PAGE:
Life-Study of 1 Corinthiansby Witness Lee
Printed Copy: Available Online from Living Stream Ministry
Printed Copy: Available Online from Living Stream Ministry
In 5:1-13 Paul turns to the matter of dealing with an evil brother. The first problem, dealt with in chapters one through four, is the matter of division, which is mainly related to the natural life of the soul. The second problem, dealt with in chapter five, the second section of the book, is the sin of fornication, which is related to the lust of the flesh. Morally speaking, this problem, involving incest between a brother and his stepmother, is more gross than the former. The former pertains to the strife that comes from pride. The latter is a gross sin that comes from lust.
Chapter five of 1 Corinthians has certain special characteristics. First, this chapter shows that even a genuine believer can commit a gross sin. Many who read the New Testament may think that, because of the grace of God, believers are not able to do evil things, especially certain evil things recorded in the Old Testament. But in this chapter we read of a brother in the church at Corinth who had committed the sin of incest with his stepmother. Paul’s intention, of course, was to help the church to deal with this evil brother. By reading this chapter we see that it is definitely possible for a truly saved one, a real brother in the Lord, to commit such a sin. If we did not have this record in the New Testament, it probably would be very difficult for us to believe that a saved person could commit this kind of sin. Instead, we may think that after a person has been saved he could never be this sinful.
This chapter also shows us that once a church is diverted from the central vision of God’s economy and gets into the soul, the door will be open for the lust of the flesh to come in. This will open the way not only for jealousy and strife, but even for gross sins. Therefore, it is extremely dangerous for us to remain in the soul. In this Epistle Paul first deals with the soul and then with the lusts of the flesh. The dealing with the soul is primarily a dealing with division. The first four chapters of this book deal with the problem of division, which comes from the soul. Division is a soulish matter, mainly a matter of the mind. It is the result of opinion, and opinion issues from the mind. This is clearly indicated in the first four chapters. From reading these chapters we see that there were divisions among the Corinthians because they were very much in the natural mind. They turned from the spirit and exercised the soul. They departed from the central vision, and this opened the gate for the lust of the flesh to come in.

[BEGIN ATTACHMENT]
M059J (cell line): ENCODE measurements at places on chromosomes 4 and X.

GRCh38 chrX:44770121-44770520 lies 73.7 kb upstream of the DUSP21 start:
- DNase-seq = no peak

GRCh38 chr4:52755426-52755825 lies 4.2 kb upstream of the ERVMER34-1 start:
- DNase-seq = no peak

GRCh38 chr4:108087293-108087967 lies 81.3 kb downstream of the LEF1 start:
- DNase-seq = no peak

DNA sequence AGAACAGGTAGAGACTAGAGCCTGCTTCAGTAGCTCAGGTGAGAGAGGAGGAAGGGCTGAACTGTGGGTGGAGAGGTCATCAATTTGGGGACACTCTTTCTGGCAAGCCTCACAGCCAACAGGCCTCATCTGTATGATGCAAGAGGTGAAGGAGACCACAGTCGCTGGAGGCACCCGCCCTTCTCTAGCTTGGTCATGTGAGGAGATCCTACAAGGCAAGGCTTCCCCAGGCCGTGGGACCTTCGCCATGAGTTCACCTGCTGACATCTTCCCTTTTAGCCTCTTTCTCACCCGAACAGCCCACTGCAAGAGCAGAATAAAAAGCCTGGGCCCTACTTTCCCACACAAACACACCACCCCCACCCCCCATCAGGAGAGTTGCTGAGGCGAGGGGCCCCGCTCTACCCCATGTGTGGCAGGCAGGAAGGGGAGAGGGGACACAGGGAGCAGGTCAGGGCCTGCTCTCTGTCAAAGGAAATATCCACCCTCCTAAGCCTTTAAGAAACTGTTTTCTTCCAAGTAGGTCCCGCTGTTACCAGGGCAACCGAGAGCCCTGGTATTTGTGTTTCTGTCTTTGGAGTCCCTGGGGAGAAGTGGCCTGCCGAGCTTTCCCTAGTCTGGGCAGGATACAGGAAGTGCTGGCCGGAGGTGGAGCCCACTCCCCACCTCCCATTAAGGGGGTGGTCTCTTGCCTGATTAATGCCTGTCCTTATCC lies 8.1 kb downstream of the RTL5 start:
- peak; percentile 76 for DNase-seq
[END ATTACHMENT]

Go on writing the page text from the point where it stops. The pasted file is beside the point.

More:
In the church life the soul should not be prevailing. Instead, we all must learn to deny the soul and renounce it and to live in the spirit. We should remain in our spirit and exercise our spirit in every situation. This will close the door to the lust of the flesh.
In 5:1 Paul says, “It is actually reported that there is fornication among you, and such fornication which is not even among the nations, that someone has his father’s wife.” Here we see that a brother committed incest with his father’s wife, with his stepmother. No sin is worse or more damaging to humanity than incest. As we shall see, although this chapter deals with such a terrible sin, it also speaks of keeping the feast.
Paul was a person who was full of Christ. He knew Christ experientially and not merely in a doctrinal way. Even as he deals with a gross sin, he still has the enjoyment of Christ within him.
In verse 2 Paul says, “And you are puffed up, and have not rather mourned, that the one who has done this deed might be removed from your midst.” Instead of mourning that such a gross sin was found among them, the Corinthians were proud and puffed up. No doubt, verse 2 is a word of rebuke. In this verse Paul also indicates that the one who has committed this sinful deed should be removed from their midst; that is, he should be excommunicated from the fellowship of the church.
To remove someone from the fellowship of the church can be compared to removing a decayed or rotten piece of wood from a building. Suppose some wood in a house becomes rotten. This rotten part should be removed. Likewise, the evil brother mentioned in verse 1 should be removed from the fellowship of the church. The Corinthians, however, did not have this realization, for they were still proud and puffed up. For this reason, Paul lets them know that he was deeply concerned about the situation there.